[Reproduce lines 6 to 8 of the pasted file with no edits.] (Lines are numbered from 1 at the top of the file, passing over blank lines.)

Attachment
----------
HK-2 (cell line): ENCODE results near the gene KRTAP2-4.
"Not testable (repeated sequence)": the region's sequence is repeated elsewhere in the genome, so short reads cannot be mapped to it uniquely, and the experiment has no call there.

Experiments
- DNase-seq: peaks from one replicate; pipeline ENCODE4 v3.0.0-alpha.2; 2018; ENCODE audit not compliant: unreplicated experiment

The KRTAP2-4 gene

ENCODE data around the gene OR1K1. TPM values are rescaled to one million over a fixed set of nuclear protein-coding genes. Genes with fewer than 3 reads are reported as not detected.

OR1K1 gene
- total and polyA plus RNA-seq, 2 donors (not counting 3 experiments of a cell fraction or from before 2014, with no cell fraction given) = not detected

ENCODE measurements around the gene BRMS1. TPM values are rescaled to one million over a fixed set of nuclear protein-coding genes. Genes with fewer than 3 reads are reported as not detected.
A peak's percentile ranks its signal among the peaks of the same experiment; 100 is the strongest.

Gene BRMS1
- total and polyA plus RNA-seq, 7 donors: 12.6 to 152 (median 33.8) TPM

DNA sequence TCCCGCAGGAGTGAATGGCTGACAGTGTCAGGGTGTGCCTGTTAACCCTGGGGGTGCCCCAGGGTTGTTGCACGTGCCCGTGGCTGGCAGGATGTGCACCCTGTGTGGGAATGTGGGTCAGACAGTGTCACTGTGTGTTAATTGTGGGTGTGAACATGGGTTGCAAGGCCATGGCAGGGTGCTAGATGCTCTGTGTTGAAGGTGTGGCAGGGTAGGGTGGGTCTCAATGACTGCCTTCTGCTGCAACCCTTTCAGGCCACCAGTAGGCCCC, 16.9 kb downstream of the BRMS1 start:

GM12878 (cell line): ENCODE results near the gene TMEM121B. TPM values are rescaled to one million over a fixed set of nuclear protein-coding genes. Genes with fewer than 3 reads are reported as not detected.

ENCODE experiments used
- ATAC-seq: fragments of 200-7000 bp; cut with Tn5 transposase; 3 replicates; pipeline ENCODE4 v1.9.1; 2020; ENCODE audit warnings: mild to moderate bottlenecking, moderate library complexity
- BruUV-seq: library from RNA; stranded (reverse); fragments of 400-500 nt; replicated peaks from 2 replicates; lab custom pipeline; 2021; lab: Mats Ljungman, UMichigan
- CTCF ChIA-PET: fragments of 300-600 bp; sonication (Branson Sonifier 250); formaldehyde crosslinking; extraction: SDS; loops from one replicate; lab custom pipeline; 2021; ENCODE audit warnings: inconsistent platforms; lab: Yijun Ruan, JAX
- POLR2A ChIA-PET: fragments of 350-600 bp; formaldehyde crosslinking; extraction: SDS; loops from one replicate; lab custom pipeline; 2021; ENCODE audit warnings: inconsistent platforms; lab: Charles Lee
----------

ENCODE data around the gene OR1K1. TPM values are rescaled to one million over a fixed set of nuclear protein-coding genes. Genes with fewer than 3 reads are reported as not detected.

OR1K1 gene
- total and polyA plus RNA-seq, 2 donors (not counting 3 experiments of a cell fraction or from before 2014, with no cell fraction given) = not detected